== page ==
23

Usually, doing a post request using requests framework is done by:

payload = {'key1': 'value1', 'key2': 'value2'}
r = requests.post("http://httpbin.org/post", data=payload)

But: How do I connect to a unix socket instead of doing a TCP connection?

On a related note, how to encode domain path in the URL?

  • libcurl allows application to supply own socket on which to perform request
  • LDAP invented own scheme ldapi where socket name is %-encoded in host field
  • httpie uses http+unix scheme and %-encoded path in host field

These are some examples, but is there an RFC or established best practice?

5
  • A socket is a file descriptor. You read/write the descriptor. I do not think I get what you want. Commented Nov 17, 2014 at 2:30
  • Yes, also non-unix sockets are descriptors. But this is not a low-level implementation but an HTTP client. Commented Nov 17, 2014 at 2:32
  • 2
    requests is an HTTP library. If you write an adapter you can control how the connection is created. That said, it doesn't appear as if cURL supports this, so do not expect requests to go out of their way to add ways to support this for you Commented Nov 17, 2014 at 3:58
  • 3
    @Kevin many services do, for example MySQL. It's a small step to services that use HTTP. Besides several server frameworks support unix domain sockets, e.g. cherrypy, flask, gunicorn. The main advantage is UNIX security model in multiuser environment where server process is not privileged. Commented Dec 3, 2014 at 10:10
  • @Kevin think on other type of servers, like an inner local server mounted with Tornado serving a proxiable outwards interface, and a unix socket interface for inner, control logic/commands Commented Dec 8, 2014 at 20:01

5 Answers 5

28

There's no need to reinvent the wheel:

https://github.com/msabramo/requests-unixsocket

URL scheme is http+unix and socket path is percent-encoded into the host field:

import requests_unixsocket

session = requests_unixsocket.Session()

# Access /path/to/page from /tmp/profilesvc.sock
r = session.get('http+unix://%2Ftmp%2Fprofilesvc.sock/path/to/page')
assert r.status_code == 200
4
  • 2
    Or to interact with Docker's socket (/var/run/docker.sock), use a URL like http+unix://%2Fvar%2Frun%2Fdocker.sock/info Commented Feb 19, 2017 at 3:15
  • 1
    By the way, there is also a plugin for HTTPie to interact with unix domain sockets: github.com/msabramo/httpie-unixsocket Commented Feb 19, 2017 at 3:19
  • Could you please elaborate why we need to specify separators as %2F ?
    – farch
    Commented Jun 8, 2022 at 6:39
  • 1
    Because two things with slashes have to be stashed into the URL: the file path and the URL path. The file path is escaped and becomes the host part of the URL. Commented Jun 9, 2022 at 11:19
21

If you are looking for a minimalistic and clean approach to this in Python 3, here's a working example that will talk to Ubuntu's snapd on a unix domain socket.

import requests
import socket
import pprint

from urllib3.connection import HTTPConnection
from urllib3.connectionpool import HTTPConnectionPool
from requests.adapters import HTTPAdapter


class SnapdConnection(HTTPConnection):
    def __init__(self):
        super().__init__("localhost")

    def connect(self):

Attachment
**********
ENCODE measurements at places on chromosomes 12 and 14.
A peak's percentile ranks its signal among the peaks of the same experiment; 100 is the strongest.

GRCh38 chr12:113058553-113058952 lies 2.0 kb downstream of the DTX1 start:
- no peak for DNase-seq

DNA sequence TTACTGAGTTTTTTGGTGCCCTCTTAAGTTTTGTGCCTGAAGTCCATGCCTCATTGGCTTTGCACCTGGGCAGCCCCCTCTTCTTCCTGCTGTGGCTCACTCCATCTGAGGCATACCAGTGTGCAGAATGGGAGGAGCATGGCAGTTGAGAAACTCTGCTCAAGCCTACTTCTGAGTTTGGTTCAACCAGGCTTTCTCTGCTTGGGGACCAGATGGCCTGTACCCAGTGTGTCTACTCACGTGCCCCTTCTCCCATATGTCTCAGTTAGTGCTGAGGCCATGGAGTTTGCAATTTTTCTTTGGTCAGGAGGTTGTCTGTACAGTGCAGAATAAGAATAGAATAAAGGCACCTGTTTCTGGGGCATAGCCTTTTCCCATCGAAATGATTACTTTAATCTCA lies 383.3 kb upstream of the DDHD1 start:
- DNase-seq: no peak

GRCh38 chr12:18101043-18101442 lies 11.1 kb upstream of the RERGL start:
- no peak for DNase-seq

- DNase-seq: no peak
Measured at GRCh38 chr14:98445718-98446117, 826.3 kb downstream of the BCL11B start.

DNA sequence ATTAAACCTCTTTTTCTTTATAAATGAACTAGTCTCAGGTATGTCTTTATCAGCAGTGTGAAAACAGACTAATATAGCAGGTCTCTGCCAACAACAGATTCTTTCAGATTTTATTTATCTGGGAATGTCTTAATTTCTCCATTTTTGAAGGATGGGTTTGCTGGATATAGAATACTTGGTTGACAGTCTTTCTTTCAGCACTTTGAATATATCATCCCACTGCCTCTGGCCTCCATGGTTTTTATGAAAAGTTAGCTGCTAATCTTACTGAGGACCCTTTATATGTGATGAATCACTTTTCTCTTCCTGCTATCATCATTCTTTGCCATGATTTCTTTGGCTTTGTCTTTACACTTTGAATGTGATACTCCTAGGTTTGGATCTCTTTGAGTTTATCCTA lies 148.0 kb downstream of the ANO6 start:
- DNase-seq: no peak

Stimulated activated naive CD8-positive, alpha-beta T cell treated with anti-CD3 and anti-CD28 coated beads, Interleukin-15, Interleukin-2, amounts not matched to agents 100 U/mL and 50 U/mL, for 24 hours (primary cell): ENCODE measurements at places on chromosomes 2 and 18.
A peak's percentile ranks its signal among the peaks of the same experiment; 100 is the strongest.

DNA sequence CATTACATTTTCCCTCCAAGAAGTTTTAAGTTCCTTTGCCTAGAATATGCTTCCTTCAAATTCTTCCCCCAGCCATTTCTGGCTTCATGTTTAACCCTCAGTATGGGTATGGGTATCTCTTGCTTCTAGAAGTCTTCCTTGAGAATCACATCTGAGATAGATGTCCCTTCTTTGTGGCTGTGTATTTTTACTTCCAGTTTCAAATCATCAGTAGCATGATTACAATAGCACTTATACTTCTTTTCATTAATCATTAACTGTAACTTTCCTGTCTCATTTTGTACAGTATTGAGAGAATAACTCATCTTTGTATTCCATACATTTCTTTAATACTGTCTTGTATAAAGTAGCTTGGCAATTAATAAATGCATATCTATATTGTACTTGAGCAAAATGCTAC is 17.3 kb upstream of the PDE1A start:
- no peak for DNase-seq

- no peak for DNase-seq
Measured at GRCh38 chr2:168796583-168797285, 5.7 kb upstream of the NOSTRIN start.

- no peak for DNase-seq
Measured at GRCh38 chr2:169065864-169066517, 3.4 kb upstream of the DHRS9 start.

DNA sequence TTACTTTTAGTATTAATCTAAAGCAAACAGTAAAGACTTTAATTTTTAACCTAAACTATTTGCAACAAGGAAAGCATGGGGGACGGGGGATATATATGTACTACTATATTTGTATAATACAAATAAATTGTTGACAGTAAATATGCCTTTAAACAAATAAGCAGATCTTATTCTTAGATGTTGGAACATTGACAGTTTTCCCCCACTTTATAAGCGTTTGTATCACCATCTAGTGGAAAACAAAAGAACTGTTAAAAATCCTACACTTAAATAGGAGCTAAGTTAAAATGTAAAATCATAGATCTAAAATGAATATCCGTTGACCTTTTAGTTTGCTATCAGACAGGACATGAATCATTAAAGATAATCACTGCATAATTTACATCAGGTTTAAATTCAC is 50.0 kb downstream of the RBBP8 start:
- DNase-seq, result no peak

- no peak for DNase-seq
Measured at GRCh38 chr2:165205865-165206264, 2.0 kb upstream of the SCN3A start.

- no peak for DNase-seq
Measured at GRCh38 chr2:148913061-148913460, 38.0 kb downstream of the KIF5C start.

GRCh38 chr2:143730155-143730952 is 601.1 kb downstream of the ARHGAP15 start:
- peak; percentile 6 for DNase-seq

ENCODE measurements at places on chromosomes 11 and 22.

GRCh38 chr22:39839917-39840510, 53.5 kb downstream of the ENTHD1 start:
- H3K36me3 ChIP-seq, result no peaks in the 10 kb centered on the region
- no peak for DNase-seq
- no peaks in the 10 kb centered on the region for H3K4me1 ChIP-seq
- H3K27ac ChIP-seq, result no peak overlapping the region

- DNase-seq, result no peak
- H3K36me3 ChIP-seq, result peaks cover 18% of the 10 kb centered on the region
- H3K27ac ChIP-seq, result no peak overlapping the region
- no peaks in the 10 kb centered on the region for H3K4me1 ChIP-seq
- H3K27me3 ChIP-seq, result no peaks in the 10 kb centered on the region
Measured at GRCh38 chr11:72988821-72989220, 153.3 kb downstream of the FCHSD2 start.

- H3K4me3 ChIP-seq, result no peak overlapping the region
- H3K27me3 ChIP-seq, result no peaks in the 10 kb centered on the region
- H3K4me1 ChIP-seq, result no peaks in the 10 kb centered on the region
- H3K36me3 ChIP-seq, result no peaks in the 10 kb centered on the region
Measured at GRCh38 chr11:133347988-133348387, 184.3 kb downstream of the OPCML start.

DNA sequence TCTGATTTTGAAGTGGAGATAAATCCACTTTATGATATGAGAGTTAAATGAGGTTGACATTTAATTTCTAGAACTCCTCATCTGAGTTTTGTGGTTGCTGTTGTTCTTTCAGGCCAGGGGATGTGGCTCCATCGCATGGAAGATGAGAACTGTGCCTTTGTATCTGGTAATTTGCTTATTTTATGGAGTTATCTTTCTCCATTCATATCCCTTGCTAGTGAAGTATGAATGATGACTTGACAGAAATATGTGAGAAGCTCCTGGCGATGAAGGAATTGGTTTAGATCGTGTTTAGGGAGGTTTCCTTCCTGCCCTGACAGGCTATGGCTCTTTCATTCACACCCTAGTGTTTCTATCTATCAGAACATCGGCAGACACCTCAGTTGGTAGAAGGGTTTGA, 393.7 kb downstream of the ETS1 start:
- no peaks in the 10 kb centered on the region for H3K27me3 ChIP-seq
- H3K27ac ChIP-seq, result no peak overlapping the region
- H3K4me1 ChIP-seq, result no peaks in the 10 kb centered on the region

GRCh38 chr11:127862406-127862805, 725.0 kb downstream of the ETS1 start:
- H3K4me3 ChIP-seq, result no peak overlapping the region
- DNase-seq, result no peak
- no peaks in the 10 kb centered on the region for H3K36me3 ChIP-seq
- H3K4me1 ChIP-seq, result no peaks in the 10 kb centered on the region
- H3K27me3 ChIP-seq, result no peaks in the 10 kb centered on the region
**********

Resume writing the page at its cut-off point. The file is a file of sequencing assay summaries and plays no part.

self.sock = socket.socket(socket.AF_UNIX, socket.SOCK_STREAM)
        self.sock.connect("/run/snapd.socket")


class SnapdConnectionPool(HTTPConnectionPool):
    def __init__(self):
        super().__init__("localhost")

    def _new_conn(self):
        return SnapdConnection()


class SnapdAdapter(HTTPAdapter):
    # DEPRECATED: Users should move to get_connection_with_tls_context for all subclasses of HTTPAdapter using Requests>=2.32.2.
    #def get_connection(self, url, proxies=None):
    #    return SnapdConnectionPool()

    def get_connection_with_tls_context(self, request, verify, proxies=None, cert=None):
        return SnapdConnectionPool()


session = requests.Session()
session.mount("http://snapd/", SnapdAdapter())
response = session.get("http://snapd/v2/system-info")
pprint.pprint(response.json())
3
  • Hi, Nice code, would you please tell me how we can handle exceptions with your code
    – Umar Draz
    Commented Aug 10, 2021 at 7:15
  • Is it not required to close the socket after opening it in connect? Commented Dec 26, 2023 at 5:33
  • @AnupamGhosh it would be more correct to add an override to the HttpConnection subclass for the close() method that does that. However, sockets are automatically closed when garbage collected – so the answer is no, it is not required. Commented Jan 3 at 20:04
8

You can use socat to create a TCP to UNIX socket proxy, something like:

socat TCP-LISTEN:80,reuseaddr,fork UNIX-CLIENT:/tmp/foo.sock

And then send your http requests to that proxy. The server listening on UNIX socket /tmp/foo.sock still has to understand HTTP because socat does not do any message conversion.

2
+50

requests has no implementation to work with unix sockets out-of-the-box.

But you can create custom adapter that will connect to unix socket, send request and read answer.

All methods you need to implement are .send() and .close(), that's easy and straightforward.

After registering the adapter in session object you can use requests machinery with UNIX transport.

1
  • Also, in case of DIY, I think it's easier to subclass and add own connection pool. Only getting a new connection needs to be changed in the latter. Commented Dec 8, 2014 at 12:51
0

Another solution by https://stackoverflow.com/users/1105249/luis-masuelli is to use the httpx package instead,

>>> import httpx
>>> # Define a transporter
>>> transport = httpx.HTTPTransport(uds="/tmp/profilesvc.sock")
>>> client = httpx.Client(transport=transport)
>>> response = client.get('http://path/to/page')
>>> assert response.status_code == 200

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